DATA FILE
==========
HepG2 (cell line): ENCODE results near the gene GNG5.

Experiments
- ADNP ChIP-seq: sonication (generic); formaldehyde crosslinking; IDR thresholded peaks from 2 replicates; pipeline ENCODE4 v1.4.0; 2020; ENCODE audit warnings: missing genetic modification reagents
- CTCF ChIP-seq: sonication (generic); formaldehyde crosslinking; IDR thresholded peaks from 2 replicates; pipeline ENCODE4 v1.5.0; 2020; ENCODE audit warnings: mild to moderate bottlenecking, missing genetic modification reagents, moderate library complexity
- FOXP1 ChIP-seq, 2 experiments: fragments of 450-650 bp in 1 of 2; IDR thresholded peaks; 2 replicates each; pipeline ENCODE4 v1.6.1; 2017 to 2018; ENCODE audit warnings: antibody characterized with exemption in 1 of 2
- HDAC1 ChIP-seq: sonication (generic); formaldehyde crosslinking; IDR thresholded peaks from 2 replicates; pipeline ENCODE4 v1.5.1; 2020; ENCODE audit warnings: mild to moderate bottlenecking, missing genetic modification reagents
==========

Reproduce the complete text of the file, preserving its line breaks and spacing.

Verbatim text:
HepG2 (cell line): ENCODE results near the gene GNG5.

Experiments
- ADNP ChIP-seq: sonication (generic); formaldehyde crosslinking; IDR thresholded peaks from 2 replicates; pipeline ENCODE4 v1.4.0; 2020; ENCODE audit warnings: missing genetic modification reagents
- CTCF ChIP-seq: sonication (generic); formaldehyde crosslinking; IDR thresholded peaks from 2 replicates; pipeline ENCODE4 v1.5.0; 2020; ENCODE audit warnings: mild to moderate bottlenecking, missing genetic modification reagents, moderate library complexity
- FOXP1 ChIP-seq, 2 experiments: fragments of 450-650 bp in 1 of 2; IDR thresholded peaks; 2 replicates each; pipeline ENCODE4 v1.6.1; 2017 to 2018; ENCODE audit warnings: antibody characterized with exemption in 1 of 2
- HDAC1 ChIP-seq: sonication (generic); formaldehyde crosslinking; IDR thresholded peaks from 2 replicates; pipeline ENCODE4 v1.5.1; 2020; ENCODE audit warnings: mild to moderate bottlenecking, missing genetic modification reagents